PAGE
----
Neuroplasticity At Its Best

Turner Slaughter
Engineering Major
Spanish in Quito, Ecuador

I’m surrounded in every direction by the Spanish language. My host family speaks Spanish with me as often as possible. My professors teach in Spanish. My fellow students and I practice speaking Spanish with one another about as often as we speak English. The staff at all of the local shops and restaurants only speaks Spanish. Television programs and movies are in Spanish. There is no escaping the language, and that’s kinda the point. I have picked so much Spanish in my time here. As I am writing this, I am about a week into the program, and already my understanding of things said in Spanish has jumped from about 40% to about 70%.

The thing that I have found is the most instrumental in improving my ability to use the language is when I help my host brother with his Algebra homework. Math is something that I am extremely good at and am comfortable around (which I damned well should be seeing as to how I’m an engineer). I not only had to find a way to explain advanced algebraic concepts so that they’re easy to understand, but I also had to do so in Spanish. I taught algebra in the past, so the first half of that wasn’t a problem. I just had to translate everything I could into Spanish in my head as I was explaining how to do advanced quadratics. So, you know, no biggie.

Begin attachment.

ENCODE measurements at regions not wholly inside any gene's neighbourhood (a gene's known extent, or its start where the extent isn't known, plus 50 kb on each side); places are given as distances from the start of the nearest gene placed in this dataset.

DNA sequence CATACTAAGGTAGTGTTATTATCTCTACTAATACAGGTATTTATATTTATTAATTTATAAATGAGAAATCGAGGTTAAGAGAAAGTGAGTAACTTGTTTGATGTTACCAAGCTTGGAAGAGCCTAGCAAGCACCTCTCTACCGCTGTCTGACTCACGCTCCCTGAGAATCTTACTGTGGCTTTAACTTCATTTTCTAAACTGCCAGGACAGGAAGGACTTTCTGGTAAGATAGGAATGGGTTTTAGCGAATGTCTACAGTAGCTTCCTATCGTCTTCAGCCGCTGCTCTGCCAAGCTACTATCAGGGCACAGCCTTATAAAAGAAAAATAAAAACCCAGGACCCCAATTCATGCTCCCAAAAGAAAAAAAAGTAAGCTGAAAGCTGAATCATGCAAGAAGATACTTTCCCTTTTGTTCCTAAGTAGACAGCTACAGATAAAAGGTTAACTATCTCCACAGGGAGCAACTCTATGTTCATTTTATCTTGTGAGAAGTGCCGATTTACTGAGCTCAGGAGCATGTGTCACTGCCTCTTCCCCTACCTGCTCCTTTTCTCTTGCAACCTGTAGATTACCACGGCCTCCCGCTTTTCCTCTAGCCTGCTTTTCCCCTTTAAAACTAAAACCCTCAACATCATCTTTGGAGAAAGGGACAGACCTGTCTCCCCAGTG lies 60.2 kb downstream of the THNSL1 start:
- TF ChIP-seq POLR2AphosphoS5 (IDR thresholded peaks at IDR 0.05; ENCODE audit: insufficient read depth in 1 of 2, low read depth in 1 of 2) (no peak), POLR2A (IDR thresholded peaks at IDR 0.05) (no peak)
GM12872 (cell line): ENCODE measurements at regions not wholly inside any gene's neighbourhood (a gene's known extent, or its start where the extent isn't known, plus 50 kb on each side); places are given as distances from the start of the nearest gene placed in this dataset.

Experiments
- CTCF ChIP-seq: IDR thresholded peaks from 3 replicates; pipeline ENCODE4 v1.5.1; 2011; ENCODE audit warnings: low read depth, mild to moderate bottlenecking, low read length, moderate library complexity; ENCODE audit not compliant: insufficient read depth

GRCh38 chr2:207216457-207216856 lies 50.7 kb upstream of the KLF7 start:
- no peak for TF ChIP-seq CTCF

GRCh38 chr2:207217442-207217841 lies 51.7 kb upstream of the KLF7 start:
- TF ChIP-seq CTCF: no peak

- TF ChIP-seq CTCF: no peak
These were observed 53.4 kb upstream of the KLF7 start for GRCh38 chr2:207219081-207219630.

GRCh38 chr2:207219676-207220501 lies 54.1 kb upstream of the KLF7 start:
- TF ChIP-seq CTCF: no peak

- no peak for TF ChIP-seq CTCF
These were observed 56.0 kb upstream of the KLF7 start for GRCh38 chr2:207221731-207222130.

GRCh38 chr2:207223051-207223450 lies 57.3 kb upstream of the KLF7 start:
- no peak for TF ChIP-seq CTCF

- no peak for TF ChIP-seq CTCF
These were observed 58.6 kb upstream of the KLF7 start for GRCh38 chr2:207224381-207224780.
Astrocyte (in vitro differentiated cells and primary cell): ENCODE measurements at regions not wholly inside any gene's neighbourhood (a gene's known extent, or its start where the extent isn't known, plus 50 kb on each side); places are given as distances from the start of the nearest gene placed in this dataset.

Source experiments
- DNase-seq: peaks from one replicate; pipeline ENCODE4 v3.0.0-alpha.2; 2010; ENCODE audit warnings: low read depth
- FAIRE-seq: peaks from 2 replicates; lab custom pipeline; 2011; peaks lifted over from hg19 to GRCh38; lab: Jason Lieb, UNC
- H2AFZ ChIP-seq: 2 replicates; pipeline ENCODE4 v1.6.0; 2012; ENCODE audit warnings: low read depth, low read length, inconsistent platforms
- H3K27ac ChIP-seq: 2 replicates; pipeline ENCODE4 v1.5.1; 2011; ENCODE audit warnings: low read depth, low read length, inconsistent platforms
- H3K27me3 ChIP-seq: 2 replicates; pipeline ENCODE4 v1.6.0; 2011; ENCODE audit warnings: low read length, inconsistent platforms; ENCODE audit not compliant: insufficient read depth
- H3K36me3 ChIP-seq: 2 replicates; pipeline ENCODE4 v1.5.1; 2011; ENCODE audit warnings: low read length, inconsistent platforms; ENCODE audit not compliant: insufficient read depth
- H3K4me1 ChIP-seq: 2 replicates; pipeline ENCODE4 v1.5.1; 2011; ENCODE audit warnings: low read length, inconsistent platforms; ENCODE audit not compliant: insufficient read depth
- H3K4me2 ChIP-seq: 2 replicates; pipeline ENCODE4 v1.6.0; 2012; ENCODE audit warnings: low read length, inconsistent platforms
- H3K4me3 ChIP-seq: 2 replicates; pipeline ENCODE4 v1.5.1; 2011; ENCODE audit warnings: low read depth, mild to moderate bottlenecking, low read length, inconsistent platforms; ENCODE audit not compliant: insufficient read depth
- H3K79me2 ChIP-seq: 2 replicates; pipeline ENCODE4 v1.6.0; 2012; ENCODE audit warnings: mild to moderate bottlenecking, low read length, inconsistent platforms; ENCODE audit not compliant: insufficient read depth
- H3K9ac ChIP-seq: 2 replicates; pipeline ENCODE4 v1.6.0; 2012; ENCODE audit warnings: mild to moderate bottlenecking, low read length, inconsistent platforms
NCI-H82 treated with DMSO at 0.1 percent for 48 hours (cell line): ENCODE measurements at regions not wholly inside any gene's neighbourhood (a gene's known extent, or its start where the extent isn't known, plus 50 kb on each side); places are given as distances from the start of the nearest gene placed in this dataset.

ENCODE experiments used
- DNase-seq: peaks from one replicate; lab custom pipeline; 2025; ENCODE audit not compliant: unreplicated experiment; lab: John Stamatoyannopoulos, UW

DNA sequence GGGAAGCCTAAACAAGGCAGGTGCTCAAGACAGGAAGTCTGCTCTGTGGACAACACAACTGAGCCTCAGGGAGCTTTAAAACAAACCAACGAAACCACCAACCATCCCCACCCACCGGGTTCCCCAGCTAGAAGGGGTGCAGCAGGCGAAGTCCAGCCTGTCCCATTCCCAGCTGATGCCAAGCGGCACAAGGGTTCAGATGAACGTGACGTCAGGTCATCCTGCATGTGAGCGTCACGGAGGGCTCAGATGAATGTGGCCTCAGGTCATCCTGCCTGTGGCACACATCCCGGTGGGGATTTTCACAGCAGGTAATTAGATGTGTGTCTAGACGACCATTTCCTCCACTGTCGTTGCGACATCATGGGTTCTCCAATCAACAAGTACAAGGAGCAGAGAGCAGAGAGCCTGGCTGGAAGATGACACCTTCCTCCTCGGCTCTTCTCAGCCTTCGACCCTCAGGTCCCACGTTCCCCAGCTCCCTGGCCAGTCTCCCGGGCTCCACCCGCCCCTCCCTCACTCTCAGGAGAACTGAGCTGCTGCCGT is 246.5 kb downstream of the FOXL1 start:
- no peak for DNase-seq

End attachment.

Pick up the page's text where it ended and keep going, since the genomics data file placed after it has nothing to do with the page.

Photo Credit:
Photo Credit:×314.jpg

Neuroplasticity works by connecting information that you already knew to new information found in your environment. The more connections you are able to make with older ideas, the more you are able to grasp the new ones. By connecting Spanish to my understanding of both mathematics and teaching methodology, I am able to grasp the Spanish language much easier.

I have been noticing more and more that common words or phrases in Spanish are starting to come to mind very quickly while speaking. For example, I answered my phone and exchanged pleasantries in Spanish without even realizing that I was speaking in Spanish. It has been said that you are truly fluent in a language when you are able to effortlessly think in that language. I can feel myself getting closer and closer to being able to do that with every passing


Leave a Reply

Fill in your details below or click an icon to log in: Logo

You are commenting using your account. Log Out /  Change )

Google+ photo

You are commenting using your Google+ account. Log Out /  Change )

Twitter picture

You are commenting using your Twitter account. Log Out /  Change )

Facebook photo

You are commenting using your Facebook account. Log Out /  Change )


Connecting to %s